Gavel on a stack of one hundred dollar bills Murphy, Campbell, Alliston & Quinn

The EEOC’s Performance Report is a Cautionary Tale for Employers

The Equal Employment Opportunity Commission (EEOC) just released its performance report for the 2017 fiscal year. The big take away is that while the EEOC has whittled down its inventory of unresolved charges to the lowest level in 10 years, there were still over 84,000 new charges filed from nearly 700,000 calls and complaints. Additionally, with a lower inventory of unresolved charges, it appears the EEOC has been able to invest more resources in turning charges into lawsuits. The EEOC filed 184 lawsuits, more than double the number of suits filed in the previous fiscal year. All told the EEOC recovered nearly half a billion dollars from workplace discrimination claims. As the saying goes an ounce of prevention is worth a pound of cure, so feel free to contact our friendly employment law attorneys for best practices on how to protect your business.

From Breast Milk to Salary History: San Francisco Reminds Us that Employment Law in California Varies County to County

San Francisco is known for mission burritos, the golden gate bridge, and some of the most progressive employment laws in the nation. That last point was proven twice over in recent months as Mayor Ed Lee signed two ordinances. The first sets forth requirements for employer-provided lactation locations at the work site. The second goes above and beyond the California Equal Pay Act in prohibiting employers from asking about and using employees’ salary history. Lactation in the Workplace Ordinance Employers in the City and County of San Francisco already had an obligation under California law to ensure that every employee seeking to pump breast milk at the workplace has a reasonable time and place to pump. Effective January 1, 2018, San Francisco will take that requirement a step further and will require employers to ensure the pumping location is: (1) safe, clean, and free of toxic or hazardous materials, (2) has a surface for placing a breast pump and personal items onto, (3) has seating, and (4) access to electricity. Further, employees must have access to a refrigerator and sink in “close proximity to the employee’s work area.” The ordinance does have an express exemption when the employer shows that the requirements would “impose an undue hardship by causing the employer significant expense or operational…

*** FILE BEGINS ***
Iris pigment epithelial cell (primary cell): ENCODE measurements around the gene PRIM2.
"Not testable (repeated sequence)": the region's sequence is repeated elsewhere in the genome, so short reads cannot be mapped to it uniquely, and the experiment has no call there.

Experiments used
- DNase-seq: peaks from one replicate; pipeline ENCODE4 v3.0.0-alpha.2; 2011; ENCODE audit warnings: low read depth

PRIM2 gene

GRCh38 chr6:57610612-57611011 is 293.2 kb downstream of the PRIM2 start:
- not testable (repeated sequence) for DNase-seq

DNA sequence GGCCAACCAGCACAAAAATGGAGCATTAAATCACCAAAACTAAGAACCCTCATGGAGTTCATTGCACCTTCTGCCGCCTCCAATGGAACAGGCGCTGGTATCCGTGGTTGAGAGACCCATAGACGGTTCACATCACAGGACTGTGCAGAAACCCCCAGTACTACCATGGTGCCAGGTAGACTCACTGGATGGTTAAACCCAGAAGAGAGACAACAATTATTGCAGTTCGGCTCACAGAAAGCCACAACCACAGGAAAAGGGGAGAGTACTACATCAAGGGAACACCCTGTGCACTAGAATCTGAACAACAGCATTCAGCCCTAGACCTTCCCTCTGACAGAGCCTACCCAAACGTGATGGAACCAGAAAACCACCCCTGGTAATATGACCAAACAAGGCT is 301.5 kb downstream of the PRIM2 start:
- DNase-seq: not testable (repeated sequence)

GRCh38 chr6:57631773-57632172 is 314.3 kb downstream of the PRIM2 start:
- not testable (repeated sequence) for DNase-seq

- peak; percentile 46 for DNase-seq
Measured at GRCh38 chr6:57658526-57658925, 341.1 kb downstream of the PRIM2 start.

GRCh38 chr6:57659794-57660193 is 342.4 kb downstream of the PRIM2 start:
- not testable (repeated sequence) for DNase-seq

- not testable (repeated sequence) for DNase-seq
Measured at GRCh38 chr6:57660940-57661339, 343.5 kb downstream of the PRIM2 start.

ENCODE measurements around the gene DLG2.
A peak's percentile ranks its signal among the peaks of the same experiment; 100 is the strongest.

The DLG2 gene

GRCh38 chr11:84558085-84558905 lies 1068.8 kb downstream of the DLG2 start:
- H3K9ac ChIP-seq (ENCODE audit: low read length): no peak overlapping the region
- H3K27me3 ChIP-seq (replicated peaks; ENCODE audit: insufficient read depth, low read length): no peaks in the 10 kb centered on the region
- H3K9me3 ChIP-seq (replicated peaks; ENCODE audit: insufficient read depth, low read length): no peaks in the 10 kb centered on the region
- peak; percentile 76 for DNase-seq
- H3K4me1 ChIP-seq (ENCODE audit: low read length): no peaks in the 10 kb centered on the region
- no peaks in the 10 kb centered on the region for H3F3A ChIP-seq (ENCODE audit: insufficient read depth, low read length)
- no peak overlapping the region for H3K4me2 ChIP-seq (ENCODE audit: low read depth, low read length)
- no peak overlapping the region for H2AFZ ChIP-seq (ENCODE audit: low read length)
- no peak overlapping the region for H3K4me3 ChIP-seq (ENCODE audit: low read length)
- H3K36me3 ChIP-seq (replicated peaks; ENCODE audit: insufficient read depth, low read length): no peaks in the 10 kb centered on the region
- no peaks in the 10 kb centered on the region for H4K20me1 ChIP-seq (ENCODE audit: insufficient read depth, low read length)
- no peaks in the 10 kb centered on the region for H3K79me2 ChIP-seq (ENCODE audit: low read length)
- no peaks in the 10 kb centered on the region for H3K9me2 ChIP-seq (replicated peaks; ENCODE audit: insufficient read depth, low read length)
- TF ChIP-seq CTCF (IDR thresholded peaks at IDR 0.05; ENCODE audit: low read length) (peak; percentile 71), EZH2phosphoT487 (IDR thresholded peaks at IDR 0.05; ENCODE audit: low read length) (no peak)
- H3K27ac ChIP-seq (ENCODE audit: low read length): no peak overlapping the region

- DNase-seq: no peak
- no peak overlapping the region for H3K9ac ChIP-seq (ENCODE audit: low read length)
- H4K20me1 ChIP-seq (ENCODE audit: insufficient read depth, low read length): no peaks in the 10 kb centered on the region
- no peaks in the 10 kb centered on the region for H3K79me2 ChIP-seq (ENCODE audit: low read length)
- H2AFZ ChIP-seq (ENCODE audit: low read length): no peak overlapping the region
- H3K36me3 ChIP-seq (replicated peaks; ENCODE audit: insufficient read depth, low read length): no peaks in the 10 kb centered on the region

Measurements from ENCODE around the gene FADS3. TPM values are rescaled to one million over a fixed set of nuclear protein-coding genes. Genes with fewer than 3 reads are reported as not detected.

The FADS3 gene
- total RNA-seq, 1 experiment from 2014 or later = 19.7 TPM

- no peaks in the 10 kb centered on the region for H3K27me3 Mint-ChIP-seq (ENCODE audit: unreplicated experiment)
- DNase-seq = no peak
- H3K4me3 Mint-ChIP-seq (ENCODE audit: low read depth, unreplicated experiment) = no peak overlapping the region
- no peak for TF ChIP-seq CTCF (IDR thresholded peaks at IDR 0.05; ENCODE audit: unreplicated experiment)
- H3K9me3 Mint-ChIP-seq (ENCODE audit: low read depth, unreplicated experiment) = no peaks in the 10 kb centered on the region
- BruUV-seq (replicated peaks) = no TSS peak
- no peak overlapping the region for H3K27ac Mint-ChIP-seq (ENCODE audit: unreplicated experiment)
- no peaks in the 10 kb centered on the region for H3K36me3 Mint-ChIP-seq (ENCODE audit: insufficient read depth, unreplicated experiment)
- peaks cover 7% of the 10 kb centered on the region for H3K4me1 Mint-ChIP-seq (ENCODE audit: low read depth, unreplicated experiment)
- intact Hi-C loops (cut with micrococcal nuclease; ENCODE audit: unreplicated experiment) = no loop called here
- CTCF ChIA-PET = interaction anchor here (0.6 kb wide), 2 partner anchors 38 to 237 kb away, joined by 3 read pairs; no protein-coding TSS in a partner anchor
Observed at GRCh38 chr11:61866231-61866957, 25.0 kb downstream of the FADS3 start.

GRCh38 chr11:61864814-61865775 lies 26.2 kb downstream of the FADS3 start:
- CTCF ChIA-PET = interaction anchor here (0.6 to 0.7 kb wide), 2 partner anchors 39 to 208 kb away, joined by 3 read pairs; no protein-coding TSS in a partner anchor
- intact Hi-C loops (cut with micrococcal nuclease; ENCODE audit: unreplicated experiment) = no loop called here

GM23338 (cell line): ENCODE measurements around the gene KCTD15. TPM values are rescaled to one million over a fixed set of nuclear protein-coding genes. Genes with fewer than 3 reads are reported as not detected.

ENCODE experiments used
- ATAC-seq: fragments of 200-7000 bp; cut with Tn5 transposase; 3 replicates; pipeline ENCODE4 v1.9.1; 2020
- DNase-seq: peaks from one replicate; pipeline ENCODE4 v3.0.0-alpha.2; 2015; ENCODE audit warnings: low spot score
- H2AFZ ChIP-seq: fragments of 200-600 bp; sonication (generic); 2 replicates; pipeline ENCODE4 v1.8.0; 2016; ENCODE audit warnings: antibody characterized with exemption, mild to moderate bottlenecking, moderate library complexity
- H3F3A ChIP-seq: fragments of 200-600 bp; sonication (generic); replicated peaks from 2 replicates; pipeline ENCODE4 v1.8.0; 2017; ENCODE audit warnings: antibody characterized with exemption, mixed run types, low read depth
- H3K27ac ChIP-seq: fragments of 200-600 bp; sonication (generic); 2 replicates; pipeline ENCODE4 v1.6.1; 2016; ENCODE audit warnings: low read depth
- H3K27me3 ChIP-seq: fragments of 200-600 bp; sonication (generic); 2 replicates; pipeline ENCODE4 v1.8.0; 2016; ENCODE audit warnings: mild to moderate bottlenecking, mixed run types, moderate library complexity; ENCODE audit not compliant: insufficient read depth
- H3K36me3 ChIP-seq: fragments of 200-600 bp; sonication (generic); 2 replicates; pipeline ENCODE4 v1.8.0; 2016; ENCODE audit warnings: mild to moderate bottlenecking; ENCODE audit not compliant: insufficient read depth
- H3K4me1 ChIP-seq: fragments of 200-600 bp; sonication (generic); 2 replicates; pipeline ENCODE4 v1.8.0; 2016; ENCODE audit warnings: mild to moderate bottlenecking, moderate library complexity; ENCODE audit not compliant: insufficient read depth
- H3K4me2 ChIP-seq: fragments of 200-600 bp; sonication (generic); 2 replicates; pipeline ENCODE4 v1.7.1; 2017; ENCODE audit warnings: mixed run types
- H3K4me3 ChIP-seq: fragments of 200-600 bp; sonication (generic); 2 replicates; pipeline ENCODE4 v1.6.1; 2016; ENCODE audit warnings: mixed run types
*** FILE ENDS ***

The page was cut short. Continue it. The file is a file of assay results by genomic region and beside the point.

Keeping Your Private, Private & Your Public, Public.

“What do you mean public record, it’s in my private e-mail account?” If you work in an office subject to the California Public Records Act (CPRA), be prepared to hear this sentence uttered repeatedly in the coming years. The California Supreme Court recently determined that public business conducted by a public employee through that employee’s personal (and private) account is subject to CPRA requests. The CPRA allows the people of California to request public records (with some limitations) from public agencies. While often used to increase transparency as required by a functioning democracy, this process is often used by Plaintiffs as a means of obtaining documents before filing a lawsuit. In San Jose v. Superior Court (full opinion in the link) the Plaintiff requested documents from the City concerning redevelopment plans for its downtown; specifically, e-mails and text messages sent or received on private electronic devices used by the mayor, two city council members, and their staffs. In response, the City released communications made using public telephone numbers and e-mail accounts but did not release communications to or from employees’ personal accounts. The Court determined that it doesn’t matter how public business is conducted, using a private account doesn’t limit the scope of the CPRA. Therefore the City was ordered to produce the documents (if…